Conservative challenger Andrzej Duda has won Poland's presidential election and ousted the incumbent in a runoff vote, according to official results.
Duda, a right-wing member of the European Parliament, won with 51.55 percent of the vote, the State Electoral Commission said on Monday.
President Bronislaw Komorowski, allied with the ruling pro-business Civic Platform, garnered 48.45 percent in the second round of voting on Sunday, with a turnout was 55.34 percent.
Duda, a 43-year-old lawyer with experience in the government, will be take office in August.
Poland's president is the head of the armed forces, and can propose and veto legislation. In foreign policy, the president's role is chiefly ceremonial.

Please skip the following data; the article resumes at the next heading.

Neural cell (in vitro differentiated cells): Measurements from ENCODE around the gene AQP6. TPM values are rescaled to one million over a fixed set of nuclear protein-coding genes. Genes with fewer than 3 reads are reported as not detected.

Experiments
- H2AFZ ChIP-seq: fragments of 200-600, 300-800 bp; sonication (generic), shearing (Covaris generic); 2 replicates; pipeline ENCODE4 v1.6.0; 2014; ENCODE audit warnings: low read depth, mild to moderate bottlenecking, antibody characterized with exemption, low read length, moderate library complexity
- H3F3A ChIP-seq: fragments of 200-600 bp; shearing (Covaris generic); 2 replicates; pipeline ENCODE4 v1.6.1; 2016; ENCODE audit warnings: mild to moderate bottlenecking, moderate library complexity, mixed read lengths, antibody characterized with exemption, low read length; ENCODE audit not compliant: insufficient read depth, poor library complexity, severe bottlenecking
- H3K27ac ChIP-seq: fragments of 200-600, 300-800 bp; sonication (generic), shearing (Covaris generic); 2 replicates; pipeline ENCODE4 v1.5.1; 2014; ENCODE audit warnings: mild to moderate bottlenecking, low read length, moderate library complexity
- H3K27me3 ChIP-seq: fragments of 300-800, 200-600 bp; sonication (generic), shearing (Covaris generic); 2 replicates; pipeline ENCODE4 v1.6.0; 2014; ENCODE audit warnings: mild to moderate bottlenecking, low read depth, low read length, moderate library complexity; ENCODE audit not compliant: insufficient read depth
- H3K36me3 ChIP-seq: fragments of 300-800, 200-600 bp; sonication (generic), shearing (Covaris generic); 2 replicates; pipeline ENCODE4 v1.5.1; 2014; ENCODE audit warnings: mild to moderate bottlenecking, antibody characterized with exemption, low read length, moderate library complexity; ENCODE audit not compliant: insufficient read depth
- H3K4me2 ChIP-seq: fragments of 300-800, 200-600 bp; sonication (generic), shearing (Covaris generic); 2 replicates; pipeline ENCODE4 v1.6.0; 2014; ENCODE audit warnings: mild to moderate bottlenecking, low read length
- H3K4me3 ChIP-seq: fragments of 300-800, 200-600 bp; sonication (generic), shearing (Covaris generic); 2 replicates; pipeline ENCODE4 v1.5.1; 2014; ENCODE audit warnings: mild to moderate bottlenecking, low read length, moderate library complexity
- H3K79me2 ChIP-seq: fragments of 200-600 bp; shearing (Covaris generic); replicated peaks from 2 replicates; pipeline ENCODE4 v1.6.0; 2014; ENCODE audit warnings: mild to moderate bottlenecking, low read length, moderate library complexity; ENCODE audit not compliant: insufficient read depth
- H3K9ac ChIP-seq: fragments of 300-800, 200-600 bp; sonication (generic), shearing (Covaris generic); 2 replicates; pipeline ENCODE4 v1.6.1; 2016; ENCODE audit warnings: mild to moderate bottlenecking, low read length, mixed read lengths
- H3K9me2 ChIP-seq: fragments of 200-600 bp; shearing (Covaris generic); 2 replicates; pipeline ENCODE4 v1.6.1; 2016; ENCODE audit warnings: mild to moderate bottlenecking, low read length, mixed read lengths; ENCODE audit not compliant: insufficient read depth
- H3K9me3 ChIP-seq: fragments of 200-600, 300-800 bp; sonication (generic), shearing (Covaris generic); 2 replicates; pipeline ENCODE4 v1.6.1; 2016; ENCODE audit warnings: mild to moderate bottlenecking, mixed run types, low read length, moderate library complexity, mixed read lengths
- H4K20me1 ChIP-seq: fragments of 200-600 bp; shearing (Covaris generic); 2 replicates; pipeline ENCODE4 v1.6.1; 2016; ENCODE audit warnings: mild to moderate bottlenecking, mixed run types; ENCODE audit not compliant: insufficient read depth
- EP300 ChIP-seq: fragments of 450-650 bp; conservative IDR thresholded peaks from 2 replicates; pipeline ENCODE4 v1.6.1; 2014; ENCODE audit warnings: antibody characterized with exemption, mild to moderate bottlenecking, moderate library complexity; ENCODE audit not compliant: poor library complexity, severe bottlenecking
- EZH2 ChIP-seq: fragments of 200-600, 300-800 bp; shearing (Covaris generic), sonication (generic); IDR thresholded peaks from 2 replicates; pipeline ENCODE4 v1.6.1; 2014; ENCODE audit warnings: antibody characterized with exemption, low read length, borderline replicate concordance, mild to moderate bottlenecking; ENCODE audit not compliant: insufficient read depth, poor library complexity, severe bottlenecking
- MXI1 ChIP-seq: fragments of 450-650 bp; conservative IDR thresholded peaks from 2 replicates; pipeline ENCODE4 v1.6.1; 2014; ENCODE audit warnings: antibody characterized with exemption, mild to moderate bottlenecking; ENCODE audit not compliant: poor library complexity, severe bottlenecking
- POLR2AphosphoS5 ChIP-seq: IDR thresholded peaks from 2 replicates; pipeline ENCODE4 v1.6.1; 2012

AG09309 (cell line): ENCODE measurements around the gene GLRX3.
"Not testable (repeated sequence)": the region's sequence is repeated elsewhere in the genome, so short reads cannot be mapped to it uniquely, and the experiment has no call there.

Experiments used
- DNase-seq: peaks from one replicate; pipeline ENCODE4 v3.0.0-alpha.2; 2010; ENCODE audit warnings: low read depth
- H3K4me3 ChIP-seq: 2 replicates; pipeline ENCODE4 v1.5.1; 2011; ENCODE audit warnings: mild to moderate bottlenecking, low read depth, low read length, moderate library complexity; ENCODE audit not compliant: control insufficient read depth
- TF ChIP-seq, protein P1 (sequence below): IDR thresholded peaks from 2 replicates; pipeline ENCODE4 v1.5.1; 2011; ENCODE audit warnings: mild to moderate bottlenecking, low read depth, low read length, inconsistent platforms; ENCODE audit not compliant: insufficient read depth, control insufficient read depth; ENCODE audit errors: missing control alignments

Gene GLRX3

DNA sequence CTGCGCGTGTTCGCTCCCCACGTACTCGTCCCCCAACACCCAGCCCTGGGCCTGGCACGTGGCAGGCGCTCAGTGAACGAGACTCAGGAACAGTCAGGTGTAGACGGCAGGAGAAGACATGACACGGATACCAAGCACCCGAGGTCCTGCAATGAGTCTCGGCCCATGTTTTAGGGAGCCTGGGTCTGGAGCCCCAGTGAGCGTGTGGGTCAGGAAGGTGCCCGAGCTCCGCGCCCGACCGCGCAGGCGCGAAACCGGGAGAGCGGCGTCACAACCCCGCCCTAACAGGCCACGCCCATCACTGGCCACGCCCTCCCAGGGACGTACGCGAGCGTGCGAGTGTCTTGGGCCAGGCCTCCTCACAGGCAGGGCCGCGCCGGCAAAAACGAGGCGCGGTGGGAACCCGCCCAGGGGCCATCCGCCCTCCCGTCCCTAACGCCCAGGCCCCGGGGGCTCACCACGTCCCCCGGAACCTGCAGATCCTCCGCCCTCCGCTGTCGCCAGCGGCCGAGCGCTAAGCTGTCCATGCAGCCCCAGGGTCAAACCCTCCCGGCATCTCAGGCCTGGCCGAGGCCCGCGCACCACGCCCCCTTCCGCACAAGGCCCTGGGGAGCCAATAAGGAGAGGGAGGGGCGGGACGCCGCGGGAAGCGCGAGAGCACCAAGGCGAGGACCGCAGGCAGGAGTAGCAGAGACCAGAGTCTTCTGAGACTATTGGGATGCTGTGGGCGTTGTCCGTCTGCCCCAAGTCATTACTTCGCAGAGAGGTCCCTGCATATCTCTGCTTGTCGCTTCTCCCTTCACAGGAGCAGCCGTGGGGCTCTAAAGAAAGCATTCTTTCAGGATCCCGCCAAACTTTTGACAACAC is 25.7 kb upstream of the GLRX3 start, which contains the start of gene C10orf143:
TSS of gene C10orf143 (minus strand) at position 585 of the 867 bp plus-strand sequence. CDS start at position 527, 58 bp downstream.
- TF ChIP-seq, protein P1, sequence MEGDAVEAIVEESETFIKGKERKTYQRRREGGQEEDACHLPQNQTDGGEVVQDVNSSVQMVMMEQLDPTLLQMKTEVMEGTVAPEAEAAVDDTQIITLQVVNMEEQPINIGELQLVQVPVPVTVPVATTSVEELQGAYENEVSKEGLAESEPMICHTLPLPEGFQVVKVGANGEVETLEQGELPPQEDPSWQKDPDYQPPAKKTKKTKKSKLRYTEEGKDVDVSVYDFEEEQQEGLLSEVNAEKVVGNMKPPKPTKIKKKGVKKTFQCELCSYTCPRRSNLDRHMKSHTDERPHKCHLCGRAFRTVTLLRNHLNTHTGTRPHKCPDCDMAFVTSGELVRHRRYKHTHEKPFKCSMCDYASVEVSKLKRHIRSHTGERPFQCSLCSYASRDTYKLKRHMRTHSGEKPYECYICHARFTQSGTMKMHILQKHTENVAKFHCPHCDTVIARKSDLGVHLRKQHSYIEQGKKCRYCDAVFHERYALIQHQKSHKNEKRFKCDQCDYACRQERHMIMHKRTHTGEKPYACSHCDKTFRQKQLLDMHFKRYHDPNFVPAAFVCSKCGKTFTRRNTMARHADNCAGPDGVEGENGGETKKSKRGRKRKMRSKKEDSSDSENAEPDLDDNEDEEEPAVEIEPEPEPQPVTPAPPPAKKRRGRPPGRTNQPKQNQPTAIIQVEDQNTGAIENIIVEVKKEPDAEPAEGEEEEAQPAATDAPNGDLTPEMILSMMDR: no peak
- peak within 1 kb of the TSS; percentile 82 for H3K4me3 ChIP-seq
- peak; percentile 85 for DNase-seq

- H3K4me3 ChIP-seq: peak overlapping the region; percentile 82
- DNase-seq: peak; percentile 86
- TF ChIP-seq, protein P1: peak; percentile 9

Duda's Law and Justice presents itself as a protector of those who haven't benefited from the capitalist transformation and as a defender of national interests abroad, but the president-elect said he plans to leave the party, following a tradition of Polish presidents breaking formal ties to their parties to represent the entire nation.
Law and Justice is staunchly pro-US, but has a sometimes defiant stance toward other European countries, which has created tensions in the past with the EU and neighbouring Germany.
Duda says he wants new taxes on the foreign-owned banks and supermarkets to protect Polish interests, suggesting an approach similar to that of Prime Minister Viktor Orban of Hungary.
He also said he wants banks returned to Polish control.
Duda's win could herald a major political shift in the European Union's sixth-largest economy, a country that has been able to punch above its weight in Europe without belonging to the 19-nation eurozone.